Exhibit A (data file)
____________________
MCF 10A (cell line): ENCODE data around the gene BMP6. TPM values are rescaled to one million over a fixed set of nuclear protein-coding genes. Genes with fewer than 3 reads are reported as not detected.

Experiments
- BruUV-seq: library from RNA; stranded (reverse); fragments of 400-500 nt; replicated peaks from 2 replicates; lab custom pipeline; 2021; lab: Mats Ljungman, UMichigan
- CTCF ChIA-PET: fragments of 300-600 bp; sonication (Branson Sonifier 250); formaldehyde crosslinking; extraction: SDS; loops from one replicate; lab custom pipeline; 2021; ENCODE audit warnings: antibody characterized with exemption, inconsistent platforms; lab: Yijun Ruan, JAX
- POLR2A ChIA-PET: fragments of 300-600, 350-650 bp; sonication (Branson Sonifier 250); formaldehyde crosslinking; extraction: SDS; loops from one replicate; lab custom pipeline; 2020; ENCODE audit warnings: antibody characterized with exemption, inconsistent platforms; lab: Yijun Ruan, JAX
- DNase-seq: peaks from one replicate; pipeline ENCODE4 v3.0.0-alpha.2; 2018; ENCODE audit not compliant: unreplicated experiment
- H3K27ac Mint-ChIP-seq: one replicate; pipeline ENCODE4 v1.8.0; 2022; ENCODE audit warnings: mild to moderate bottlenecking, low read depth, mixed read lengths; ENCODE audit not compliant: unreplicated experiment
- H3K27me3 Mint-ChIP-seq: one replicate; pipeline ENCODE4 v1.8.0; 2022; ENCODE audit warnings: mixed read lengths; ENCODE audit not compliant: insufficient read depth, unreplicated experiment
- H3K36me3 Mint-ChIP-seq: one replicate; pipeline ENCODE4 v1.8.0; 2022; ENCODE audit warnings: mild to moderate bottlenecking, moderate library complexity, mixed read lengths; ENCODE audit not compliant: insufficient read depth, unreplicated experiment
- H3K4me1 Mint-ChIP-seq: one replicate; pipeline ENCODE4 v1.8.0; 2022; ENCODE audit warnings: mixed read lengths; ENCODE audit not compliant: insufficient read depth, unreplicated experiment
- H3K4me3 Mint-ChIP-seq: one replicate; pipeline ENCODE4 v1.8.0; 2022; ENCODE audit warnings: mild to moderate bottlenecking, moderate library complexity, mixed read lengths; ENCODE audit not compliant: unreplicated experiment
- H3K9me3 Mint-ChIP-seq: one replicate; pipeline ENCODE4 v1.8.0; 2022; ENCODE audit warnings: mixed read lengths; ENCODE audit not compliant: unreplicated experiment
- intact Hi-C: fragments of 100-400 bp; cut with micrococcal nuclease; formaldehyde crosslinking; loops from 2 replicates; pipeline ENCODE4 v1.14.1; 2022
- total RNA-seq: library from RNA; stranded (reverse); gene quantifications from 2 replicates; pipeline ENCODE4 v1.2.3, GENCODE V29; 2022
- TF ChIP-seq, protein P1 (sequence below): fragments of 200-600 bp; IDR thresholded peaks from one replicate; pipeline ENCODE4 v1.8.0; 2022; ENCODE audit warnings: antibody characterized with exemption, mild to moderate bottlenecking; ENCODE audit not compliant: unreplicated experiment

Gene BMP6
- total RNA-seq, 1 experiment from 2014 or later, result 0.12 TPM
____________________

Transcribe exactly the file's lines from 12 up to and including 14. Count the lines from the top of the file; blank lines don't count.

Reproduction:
- H3K9me3 Mint-ChIP-seq: one replicate; pipeline ENCODE4 v1.8.0; 2022; ENCODE audit warnings: mixed read lengths; ENCODE audit not compliant: unreplicated experiment
- intact Hi-C: fragments of 100-400 bp; cut with micrococcal nuclease; formaldehyde crosslinking; loops from 2 replicates; pipeline ENCODE4 v1.14.1; 2022
- total RNA-seq: library from RNA; stranded (reverse); gene quantifications from 2 replicates; pipeline ENCODE4 v1.2.3, GENCODE V29; 2022